Both fuels were usually stored in barrels and sold through the local general store in gallon cans or containers supplied by the customer. For obvious reasons this was a very dangerous way of distributing these products. However, as early as 1885 alternatives, such as a product marketed as the “Filling Station” manufactured by the S.F. Bowser Pump Company were available.
This self-contained unit featured a storage barrel, a hand operated lever connected to a plunger and an upright faucet lever. The primary shortcoming of this indoor unit was that, as late as 1905, the majority of motorists still needed to carry funnels lined with chamois or cloths to strain fuel into their tanks from five gallon cans.
Sylvanius F. Bowser continued improving his products and in 1905 introduced the Bowser Self Measuring Gasoline Storage Pump. The unit consisted of a secure wooden cabinet, which enclosed a metal tank topped with a forced suction pump operated by a hand lever. The pump was quite revolutionary in that it featured predetermined quantity stops, a vent, and a hose that allowed for the dispensing of fuel directly into the automobiles gas tank.
However, Bowser was not the first to address the needs of the growing motorist market. John Tokheim had evaluated the original Bowser system and found ways to improve on it. His first endeavor was a self-measuring visible gasoline pump patented in 1901 that became the standard for storage as well as distribution of gasoline.
This would be the same year Harry Grenner and Clem Laessig formed the Automobile Gasoline Company in St. Louis, Missouri. With nothing more, than a gravity fed tank and garden hose they began offering pull up service for motorist and established what may be the first gasoline filling station.
John McLean, sales manager for the Seattle district SOCAL, is credited for the next stage in the evolution of the service station, which provided incentive for the development of gas pumps and related equipment. Securing a location on a busy intersection next to the Standard Oil Company bulk plant in 1907, he mounted an upright cylindrical thirty-gallon tank on a wooden post. A valve controlled the flow through the flexible hose. Other innovations included a no smoking sign next to the tank and shelving for the display of Standard’s oil products.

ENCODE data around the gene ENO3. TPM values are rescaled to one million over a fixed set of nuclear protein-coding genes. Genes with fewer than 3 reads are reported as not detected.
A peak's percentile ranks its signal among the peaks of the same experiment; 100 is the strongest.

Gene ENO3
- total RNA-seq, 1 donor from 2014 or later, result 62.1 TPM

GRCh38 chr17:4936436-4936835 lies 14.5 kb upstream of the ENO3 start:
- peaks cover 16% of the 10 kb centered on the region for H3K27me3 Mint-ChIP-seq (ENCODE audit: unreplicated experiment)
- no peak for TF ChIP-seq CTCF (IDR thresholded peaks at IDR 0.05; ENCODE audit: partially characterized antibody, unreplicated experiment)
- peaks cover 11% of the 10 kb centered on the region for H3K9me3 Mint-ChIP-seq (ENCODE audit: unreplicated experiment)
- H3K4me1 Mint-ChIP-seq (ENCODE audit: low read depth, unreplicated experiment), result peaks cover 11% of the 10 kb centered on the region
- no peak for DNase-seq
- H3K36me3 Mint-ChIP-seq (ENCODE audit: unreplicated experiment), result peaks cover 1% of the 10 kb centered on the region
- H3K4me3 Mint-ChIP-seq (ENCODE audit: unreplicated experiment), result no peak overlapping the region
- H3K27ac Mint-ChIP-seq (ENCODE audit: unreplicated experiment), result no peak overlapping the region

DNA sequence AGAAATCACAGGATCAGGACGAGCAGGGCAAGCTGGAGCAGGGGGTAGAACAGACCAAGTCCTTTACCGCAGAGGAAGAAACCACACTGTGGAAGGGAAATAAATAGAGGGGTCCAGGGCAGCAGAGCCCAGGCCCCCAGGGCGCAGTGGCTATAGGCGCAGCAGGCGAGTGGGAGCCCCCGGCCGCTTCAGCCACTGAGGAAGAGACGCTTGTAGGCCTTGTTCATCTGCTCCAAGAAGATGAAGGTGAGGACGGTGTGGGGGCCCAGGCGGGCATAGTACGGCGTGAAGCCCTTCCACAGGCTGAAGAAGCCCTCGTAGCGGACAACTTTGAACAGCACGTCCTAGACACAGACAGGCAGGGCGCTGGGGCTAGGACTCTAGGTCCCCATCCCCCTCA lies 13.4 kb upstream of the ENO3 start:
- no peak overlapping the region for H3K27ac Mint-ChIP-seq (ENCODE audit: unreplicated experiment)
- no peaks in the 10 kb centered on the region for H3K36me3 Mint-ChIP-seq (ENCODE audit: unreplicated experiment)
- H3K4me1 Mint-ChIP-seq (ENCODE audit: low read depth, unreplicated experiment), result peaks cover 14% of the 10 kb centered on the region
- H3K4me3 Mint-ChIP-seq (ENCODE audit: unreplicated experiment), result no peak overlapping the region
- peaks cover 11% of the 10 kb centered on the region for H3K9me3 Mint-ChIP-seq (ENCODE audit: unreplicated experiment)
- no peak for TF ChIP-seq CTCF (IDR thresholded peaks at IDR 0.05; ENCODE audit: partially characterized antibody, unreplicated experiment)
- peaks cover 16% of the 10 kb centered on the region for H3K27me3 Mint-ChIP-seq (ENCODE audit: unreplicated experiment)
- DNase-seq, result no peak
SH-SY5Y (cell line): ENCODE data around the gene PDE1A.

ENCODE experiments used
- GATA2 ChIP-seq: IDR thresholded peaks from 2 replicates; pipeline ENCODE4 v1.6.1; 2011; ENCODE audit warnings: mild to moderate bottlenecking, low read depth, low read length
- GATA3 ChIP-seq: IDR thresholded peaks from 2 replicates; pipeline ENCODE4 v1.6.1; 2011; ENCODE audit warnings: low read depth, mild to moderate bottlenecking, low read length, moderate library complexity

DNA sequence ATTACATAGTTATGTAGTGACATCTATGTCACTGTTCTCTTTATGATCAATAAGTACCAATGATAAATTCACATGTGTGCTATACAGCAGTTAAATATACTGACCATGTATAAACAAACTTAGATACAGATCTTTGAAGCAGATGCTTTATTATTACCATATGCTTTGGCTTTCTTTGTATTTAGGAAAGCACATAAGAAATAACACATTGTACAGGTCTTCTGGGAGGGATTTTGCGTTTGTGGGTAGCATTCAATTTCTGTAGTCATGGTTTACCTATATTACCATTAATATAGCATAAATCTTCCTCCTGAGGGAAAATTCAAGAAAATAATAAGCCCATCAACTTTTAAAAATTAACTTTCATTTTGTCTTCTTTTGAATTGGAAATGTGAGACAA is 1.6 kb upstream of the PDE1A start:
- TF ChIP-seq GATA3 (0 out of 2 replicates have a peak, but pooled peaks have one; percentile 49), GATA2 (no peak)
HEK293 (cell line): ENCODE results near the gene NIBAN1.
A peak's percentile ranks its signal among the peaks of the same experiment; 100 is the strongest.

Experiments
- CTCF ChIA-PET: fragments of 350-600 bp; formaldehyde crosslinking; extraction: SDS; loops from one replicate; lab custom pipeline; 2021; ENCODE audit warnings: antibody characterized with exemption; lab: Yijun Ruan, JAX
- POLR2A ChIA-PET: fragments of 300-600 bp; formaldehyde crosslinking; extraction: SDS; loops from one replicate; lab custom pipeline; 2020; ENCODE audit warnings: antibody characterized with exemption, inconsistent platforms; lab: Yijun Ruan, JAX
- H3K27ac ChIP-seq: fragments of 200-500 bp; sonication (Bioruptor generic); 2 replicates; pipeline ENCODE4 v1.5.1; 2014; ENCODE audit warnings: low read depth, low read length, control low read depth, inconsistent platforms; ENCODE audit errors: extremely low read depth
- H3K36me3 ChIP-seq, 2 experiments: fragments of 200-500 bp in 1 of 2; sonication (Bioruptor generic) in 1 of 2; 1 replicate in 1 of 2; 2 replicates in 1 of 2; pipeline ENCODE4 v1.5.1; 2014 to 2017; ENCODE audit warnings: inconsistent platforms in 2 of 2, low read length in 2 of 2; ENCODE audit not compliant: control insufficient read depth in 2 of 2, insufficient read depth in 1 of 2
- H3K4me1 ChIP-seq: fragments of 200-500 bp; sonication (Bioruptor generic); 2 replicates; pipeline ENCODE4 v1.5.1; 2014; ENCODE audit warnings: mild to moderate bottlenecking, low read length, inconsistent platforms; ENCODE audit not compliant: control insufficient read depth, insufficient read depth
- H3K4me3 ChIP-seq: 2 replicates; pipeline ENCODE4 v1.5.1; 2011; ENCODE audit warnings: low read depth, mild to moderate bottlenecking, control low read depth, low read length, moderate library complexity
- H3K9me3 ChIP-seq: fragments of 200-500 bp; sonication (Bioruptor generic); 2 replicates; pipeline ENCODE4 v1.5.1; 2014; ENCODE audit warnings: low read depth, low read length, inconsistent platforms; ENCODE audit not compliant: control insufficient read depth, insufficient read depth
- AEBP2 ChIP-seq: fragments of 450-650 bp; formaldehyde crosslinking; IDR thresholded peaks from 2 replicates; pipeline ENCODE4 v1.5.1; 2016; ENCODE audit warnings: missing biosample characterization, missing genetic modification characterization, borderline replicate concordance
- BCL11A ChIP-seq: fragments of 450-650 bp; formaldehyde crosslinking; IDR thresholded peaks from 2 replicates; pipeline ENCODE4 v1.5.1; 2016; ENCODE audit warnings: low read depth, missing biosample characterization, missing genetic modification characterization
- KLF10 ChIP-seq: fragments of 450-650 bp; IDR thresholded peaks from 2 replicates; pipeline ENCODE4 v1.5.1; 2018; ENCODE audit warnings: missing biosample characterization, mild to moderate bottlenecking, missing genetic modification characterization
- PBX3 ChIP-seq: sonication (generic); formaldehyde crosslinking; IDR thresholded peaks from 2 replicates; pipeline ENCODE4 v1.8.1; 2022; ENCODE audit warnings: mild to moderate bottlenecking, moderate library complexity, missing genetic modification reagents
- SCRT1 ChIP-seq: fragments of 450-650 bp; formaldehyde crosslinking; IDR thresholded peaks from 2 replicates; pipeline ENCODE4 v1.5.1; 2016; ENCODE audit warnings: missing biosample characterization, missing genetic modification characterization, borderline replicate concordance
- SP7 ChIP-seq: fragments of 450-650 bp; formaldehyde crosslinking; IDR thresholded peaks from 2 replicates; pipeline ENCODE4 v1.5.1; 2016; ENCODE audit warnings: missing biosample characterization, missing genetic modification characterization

Within a decade, curbside “visible” pumps, improved versions of that devised by John Tokheim in 1901, were appearing in front of bicycle shops, feed stores, garages, automobile dealers, hardware stores, and livery stables. Any business proprietor could have a pump and storage tank installed and begin profitably selling gasoline.
The visible register pumps had numerous advantages. It allowed the consumer to have a more accurate measure of the fuel purchased and by the 1920’s with the addition of dyes to the underground tanks; the new formulated grades of gas or brands were identified on sight easily. As an example Gilmore Oil Company sold Blu-Green gasoline brands, other companies used red or blue to designate premium grades and amber for the cheaper grades.
The success of his initial endeavor encouraged Tokheim to organize the Tokheim Manufacturing Company in the same year. Between 1911 and 1916, under his direction, the company pushed the evolution of the gas pump forward with speed. Listed among the innovative products manufactured during this period would be the Triune Electric Gasoline Pump, one of the first curbside pumps and the first to feature metered discharge in combination with an electric street light post. Another was the Triune Electric Filtered Gasoline Pump, the first known electric pump that used a flow meter and wet hose discharge nozzle constructed in the form of a curbside electric gasoline signpost.
By the late 1920’s electric meter type pumps were rapidly replacing the older visible register models. Loosely known as “clock face” pumps these units first were developed by Erie Meter Systems. Improved versions of these pumps by Tokheim and other manufacturers followed but the overall concept was the same.
Dominated the face of the pumps were two counting dials, one on each side. A large red pointer similar to the minute hand on a clock measured gallons in fractions. After a complete revolution, a bell would signal one gallon. A shorter black hand on the dial measured the total gallons pumped. Variations included a numerical counter that allowed the station owner to keep track of gallons pumped for the day and a glass “tele-gauge” mounted on the side that mimicked the visible register pumps, which helped customers make the transition to the new pumps.
The next evolutionary step in the development of gas pumps paralleled the changing face of architecture in business, namely the Art Deco movement. Introduced in 1933 these were the first pumps with a numeric computer. With the exception of exterior case, this would remain the basic design of the gas pump until the introduction of modern computerized pumps with digital face.
To a large degree, the development of the gas pump paralleled that of the automobile. In the beginning, both were the product of innovation and were simplistic in design. By the 1920’s both had become more sophisticated and both were now being designed rather than simply built. By the 1950’s flash hid the fact that on the inside little had changed. Today electronics have come to both making them more simplistic but yet more fragile and more sterile in design.